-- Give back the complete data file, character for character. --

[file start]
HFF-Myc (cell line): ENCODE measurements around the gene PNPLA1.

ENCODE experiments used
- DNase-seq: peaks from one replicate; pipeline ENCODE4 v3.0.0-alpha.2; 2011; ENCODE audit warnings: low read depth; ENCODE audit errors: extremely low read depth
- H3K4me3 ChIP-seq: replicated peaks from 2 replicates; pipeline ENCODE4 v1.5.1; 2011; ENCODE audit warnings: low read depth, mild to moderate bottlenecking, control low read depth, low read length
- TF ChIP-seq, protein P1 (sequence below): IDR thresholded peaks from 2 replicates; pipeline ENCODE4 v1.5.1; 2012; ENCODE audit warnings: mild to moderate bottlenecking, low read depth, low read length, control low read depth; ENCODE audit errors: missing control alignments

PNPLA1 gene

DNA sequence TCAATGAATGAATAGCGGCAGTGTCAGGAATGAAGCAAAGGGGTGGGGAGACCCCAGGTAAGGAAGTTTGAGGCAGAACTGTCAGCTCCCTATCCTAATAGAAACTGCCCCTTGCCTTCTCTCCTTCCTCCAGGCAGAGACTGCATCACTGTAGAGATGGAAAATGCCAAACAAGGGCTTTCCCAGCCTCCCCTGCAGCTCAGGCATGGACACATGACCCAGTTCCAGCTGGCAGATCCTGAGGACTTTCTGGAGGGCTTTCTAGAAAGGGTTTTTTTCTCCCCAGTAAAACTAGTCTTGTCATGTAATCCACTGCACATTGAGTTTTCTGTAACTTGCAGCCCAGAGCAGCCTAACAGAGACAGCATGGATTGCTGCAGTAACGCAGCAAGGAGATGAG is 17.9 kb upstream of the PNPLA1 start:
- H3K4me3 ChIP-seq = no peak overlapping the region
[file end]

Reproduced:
HFF-Myc (cell line): ENCODE measurements around the gene PNPLA1.

ENCODE experiments used
- DNase-seq: peaks from one replicate; pipeline ENCODE4 v3.0.0-alpha.2; 2011; ENCODE audit warnings: low read depth; ENCODE audit errors: extremely low read depth
- H3K4me3 ChIP-seq: replicated peaks from 2 replicates; pipeline ENCODE4 v1.5.1; 2011; ENCODE audit warnings: low read depth, mild to moderate bottlenecking, control low read depth, low read length
- TF ChIP-seq, protein P1 (sequence below): IDR thresholded peaks from 2 replicates; pipeline ENCODE4 v1.5.1; 2012; ENCODE audit warnings: mild to moderate bottlenecking, low read depth, low read length, control low read depth; ENCODE audit errors: missing control alignments

PNPLA1 gene

DNA sequence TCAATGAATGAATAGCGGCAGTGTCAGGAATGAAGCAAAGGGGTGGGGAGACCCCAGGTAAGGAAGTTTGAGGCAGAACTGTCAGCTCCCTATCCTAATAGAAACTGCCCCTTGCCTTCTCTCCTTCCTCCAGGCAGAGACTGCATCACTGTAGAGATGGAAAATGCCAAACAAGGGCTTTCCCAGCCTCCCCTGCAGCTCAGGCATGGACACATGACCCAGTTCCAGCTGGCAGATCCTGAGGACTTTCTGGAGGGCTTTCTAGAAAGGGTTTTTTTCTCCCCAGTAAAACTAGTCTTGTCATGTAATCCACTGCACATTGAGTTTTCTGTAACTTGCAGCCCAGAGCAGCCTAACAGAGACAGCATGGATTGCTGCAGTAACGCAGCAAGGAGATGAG is 17.9 kb upstream of the PNPLA1 start:
- H3K4me3 ChIP-seq = no peak overlapping the region